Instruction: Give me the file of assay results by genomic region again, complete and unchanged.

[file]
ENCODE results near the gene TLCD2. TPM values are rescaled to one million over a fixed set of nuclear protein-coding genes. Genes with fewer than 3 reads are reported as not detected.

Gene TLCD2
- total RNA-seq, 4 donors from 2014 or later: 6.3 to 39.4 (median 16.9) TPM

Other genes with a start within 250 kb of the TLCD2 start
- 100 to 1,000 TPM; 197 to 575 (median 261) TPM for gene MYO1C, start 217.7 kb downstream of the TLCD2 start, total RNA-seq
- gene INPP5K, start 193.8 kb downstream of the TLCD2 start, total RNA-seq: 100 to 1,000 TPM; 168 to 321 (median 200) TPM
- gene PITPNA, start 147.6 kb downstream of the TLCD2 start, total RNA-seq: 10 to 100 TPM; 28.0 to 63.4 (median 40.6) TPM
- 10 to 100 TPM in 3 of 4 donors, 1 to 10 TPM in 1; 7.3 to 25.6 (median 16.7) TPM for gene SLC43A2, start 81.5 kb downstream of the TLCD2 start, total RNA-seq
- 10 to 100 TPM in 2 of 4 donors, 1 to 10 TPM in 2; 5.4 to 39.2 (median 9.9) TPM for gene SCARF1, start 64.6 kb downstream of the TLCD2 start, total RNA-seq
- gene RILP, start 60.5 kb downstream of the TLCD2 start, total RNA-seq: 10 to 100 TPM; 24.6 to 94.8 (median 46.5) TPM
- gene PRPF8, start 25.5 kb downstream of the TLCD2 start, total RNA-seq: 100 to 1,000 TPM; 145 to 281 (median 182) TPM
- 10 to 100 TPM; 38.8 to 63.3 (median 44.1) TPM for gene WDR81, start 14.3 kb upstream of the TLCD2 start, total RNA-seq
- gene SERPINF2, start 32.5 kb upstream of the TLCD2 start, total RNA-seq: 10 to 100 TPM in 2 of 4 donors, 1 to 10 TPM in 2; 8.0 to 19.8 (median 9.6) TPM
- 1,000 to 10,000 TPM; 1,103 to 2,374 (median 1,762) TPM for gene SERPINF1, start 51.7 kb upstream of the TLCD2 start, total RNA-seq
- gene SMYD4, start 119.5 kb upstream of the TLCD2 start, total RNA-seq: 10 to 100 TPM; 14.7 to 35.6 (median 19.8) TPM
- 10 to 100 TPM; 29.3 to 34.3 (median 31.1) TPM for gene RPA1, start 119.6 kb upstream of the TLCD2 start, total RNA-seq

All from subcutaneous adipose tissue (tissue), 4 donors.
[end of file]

ENCODE results near the gene TLCD2. TPM values are rescaled to one million over a fixed set of nuclear protein-coding genes. Genes with fewer than 3 reads are reported as not detected.

Gene TLCD2
- total RNA-seq, 4 donors from 2014 or later: 6.3 to 39.4 (median 16.9) TPM

Other genes with a start within 250 kb of the TLCD2 start
- 100 to 1,000 TPM; 197 to 575 (median 261) TPM for gene MYO1C, start 217.7 kb downstream of the TLCD2 start, total RNA-seq
- gene INPP5K, start 193.8 kb downstream of the TLCD2 start, total RNA-seq: 100 to 1,000 TPM; 168 to 321 (median 200) TPM
- gene PITPNA, start 147.6 kb downstream of the TLCD2 start, total RNA-seq: 10 to 100 TPM; 28.0 to 63.4 (median 40.6) TPM
- 10 to 100 TPM in 3 of 4 donors, 1 to 10 TPM in 1; 7.3 to 25.6 (median 16.7) TPM for gene SLC43A2, start 81.5 kb downstream of the TLCD2 start, total RNA-seq
- 10 to 100 TPM in 2 of 4 donors, 1 to 10 TPM in 2; 5.4 to 39.2 (median 9.9) TPM for gene SCARF1, start 64.6 kb downstream of the TLCD2 start, total RNA-seq
- gene RILP, start 60.5 kb downstream of the TLCD2 start, total RNA-seq: 10 to 100 TPM; 24.6 to 94.8 (median 46.5) TPM
- gene PRPF8, start 25.5 kb downstream of the TLCD2 start, total RNA-seq: 100 to 1,000 TPM; 145 to 281 (median 182) TPM
- 10 to 100 TPM; 38.8 to 63.3 (median 44.1) TPM for gene WDR81, start 14.3 kb upstream of the TLCD2 start, total RNA-seq
- gene SERPINF2, start 32.5 kb upstream of the TLCD2 start, total RNA-seq: 10 to 100 TPM in 2 of 4 donors, 1 to 10 TPM in 2; 8.0 to 19.8 (median 9.6) TPM
- 1,000 to 10,000 TPM; 1,103 to 2,374 (median 1,762) TPM for gene SERPINF1, start 51.7 kb upstream of the TLCD2 start, total RNA-seq
- gene SMYD4, start 119.5 kb upstream of the TLCD2 start, total RNA-seq: 10 to 100 TPM; 14.7 to 35.6 (median 19.8) TPM
- 10 to 100 TPM; 29.3 to 34.3 (median 31.1) TPM for gene RPA1, start 119.6 kb upstream of the TLCD2 start, total RNA-seq

All from subcutaneous adipose tissue (tissue), 4 donors.